Legal Disclaimer: At Everlight Solar, we are solar experts, not tax experts! Tax codes are complicated, so consult your tax advisor before deciding what is best for you. If you have questions regarding your Federal Investment Tax Credit or IRS Form 5695, do not refer questions to your Energy Consultant or Everlight Solar. Rather, you should discuss your situation with your CPA or other qualified tax advisors. Everlight Solar is not responsible for or liable for any errors or omissions in regards to your personal tax and finance situation or obligations. The following is for informational purposes only, and should not be considered instructions or legal advice.
If you have been researching solar, you have most likely come across the Investment Tax Credit (ITC) from the federal government, which helps homeowners and businesses go solar at a more affordable rate by offering a tax deduction equal to 30% of the total cost of a solar system.
This means if your solar system costs $54,054, the solar panel tax credit can reduce your federal tax burden by $14,054. This is just one of the many incentives in place that can reduce the solar cost for homeowners and businesses. This is a guide to help you actually claim the ITC on your taxes.
To be eligible for the Federal ITC, you must own your solar system. If you have a lease agreement, the third-party owner gets the tax credit for that system. If the home that you want a solar system for is not your primary residence, you are still eligible for the tax credit as long as you own the property and it is not a rental. Here is a quote from the U.S. Department of Energy guide:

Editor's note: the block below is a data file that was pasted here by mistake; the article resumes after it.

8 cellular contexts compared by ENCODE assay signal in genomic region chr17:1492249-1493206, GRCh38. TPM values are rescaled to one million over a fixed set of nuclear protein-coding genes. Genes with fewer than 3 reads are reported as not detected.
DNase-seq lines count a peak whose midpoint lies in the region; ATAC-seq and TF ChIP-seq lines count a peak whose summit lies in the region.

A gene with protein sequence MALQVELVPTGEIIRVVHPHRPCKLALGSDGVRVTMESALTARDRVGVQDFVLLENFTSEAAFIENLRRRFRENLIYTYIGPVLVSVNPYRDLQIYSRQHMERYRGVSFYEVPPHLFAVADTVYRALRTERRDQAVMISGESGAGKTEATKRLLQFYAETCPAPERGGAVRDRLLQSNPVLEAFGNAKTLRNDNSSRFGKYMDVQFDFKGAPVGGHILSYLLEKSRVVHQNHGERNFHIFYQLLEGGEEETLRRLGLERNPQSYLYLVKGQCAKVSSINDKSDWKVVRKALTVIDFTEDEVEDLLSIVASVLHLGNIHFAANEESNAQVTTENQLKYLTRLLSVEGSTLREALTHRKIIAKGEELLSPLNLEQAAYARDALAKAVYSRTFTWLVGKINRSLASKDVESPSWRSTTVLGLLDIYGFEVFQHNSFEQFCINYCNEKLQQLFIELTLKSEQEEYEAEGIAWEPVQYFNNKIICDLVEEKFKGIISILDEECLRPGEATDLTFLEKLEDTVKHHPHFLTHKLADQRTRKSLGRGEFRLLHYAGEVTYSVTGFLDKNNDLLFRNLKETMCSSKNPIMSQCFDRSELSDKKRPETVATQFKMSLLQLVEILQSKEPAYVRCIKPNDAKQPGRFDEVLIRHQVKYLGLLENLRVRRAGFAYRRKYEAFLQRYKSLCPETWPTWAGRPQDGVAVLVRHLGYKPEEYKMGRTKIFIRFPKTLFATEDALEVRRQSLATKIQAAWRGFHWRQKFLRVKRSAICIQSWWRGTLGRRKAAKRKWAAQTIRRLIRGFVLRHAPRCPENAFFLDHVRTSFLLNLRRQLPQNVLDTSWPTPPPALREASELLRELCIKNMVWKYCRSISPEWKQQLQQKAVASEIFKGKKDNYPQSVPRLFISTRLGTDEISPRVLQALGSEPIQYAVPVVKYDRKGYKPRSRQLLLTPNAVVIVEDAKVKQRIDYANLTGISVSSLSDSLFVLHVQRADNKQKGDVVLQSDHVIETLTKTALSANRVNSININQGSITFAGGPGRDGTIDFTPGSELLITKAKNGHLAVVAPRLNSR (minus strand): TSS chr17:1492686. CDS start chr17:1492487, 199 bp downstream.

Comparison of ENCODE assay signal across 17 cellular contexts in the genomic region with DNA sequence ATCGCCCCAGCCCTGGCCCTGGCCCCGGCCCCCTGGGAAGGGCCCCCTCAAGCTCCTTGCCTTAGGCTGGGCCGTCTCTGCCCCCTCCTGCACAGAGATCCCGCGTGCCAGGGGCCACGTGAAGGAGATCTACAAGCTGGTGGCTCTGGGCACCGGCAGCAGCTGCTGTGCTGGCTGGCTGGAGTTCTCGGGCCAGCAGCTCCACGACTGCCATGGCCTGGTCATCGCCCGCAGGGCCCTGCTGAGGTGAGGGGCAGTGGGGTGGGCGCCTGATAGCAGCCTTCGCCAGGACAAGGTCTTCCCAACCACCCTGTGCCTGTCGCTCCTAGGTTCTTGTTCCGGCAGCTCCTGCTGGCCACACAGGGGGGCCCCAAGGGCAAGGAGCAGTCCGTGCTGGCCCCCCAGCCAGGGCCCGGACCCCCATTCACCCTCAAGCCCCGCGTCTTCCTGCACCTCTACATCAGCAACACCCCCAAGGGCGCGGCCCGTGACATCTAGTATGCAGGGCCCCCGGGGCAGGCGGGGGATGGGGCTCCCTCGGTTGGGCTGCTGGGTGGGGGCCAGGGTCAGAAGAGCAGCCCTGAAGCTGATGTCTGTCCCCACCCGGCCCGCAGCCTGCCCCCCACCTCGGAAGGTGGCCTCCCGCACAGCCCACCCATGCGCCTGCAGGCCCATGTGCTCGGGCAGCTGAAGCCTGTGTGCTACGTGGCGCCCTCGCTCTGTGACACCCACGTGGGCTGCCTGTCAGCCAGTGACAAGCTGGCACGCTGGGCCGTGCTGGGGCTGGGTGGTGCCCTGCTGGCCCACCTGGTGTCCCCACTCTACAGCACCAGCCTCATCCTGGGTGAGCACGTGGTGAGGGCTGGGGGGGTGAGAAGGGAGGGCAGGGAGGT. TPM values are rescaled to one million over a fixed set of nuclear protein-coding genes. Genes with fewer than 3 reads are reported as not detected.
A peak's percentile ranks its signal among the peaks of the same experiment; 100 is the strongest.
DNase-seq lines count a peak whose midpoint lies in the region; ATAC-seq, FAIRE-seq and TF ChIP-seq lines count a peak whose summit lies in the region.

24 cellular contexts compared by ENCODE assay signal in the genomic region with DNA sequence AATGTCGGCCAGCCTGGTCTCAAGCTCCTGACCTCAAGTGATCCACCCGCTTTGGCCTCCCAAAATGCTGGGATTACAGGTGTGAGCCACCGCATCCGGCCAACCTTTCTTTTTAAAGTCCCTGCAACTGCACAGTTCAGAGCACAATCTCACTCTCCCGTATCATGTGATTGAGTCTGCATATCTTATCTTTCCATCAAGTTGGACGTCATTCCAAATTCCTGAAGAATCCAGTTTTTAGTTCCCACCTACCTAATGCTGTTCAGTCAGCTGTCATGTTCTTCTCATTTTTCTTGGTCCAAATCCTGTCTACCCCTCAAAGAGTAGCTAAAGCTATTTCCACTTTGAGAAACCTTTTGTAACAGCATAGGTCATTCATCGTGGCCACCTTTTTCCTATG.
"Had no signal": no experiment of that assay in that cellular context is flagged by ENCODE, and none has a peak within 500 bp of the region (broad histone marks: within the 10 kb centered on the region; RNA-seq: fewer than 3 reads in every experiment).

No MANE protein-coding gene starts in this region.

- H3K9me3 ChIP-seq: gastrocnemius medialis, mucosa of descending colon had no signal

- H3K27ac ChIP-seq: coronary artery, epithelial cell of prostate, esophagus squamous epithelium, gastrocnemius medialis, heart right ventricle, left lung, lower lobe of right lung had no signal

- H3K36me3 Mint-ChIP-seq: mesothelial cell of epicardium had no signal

“Solar PV systems do not necessarily have to be installed on your primary residence for you to claim the tax credit. However, the residential federal solar tax credit cannot be claimed when you put a solar PV system on a rental unit you own, though it may be eligible for the business ITC under IRC Section 48.11”Homeowner’s Guide to the Federal Tax Credit for Solar Photovoltaics – U.S. Department of Energy
The other piece of eligibility is knowing your federal tax liability. If this is lower than your ITC savings, you will be able to carry over the remaining credits to the following year. For example, using our $54,054 system example, you are eligible for $14,054 ITC. If your federal tax liability for 2021 is only $10,000, you will owe no federal taxes that year, and in 2022, you will be able to use the extra $4,054 to reduce your tax liability.
IRS Form 5695
Form 5695 is used for a variety of qualified residential energy improvements. We are going to be using a solar example, obviously.
First, you need to know the gross cost of your solar system after any cash rebates. This goes on line 1. Include any additional improvements, if any, on lines 2 through 4 and add them up on line 5.
On line 6b, multiply line 6a by 30%.
If you are carrying forward any credits from last year, you would skip to line 12 and insert the amount there. If not, you will put the amount from line 6b to line 13.
Next, complete the “Residential Energy Efficient Property Credit Limit Worksheet” on page 4 to calculate if you have enough tax liability to get all 30% in one year. You will need all the tax credits that you are claiming here. In this example, we will fill in amounts to show how the worksheet totals. Be sure that you use your own numbers to complete this worksheet for yourself.
Enter the result on line 14 of Form 5695. Review line 13 and line 14, and put the smaller of the two values on line 15.
If your tax liability is smaller than your tax credits, subtract line 15 from line 13, and enter it on line 16.
The value on line 15 is the amount that will be credited on your taxes this year. Enter that value into Form 1040, line 53 (or Form 1040NR, line 50).
These steps have outlined what you need to do to have 30% of the cost of your solar panel system credited back to you! If you did additional energy efficiency improvements to your home in the same year, you may also need to complete page 2 of Form 5695.
Be sure to include Form 5695 when you submit your taxes to the IRS.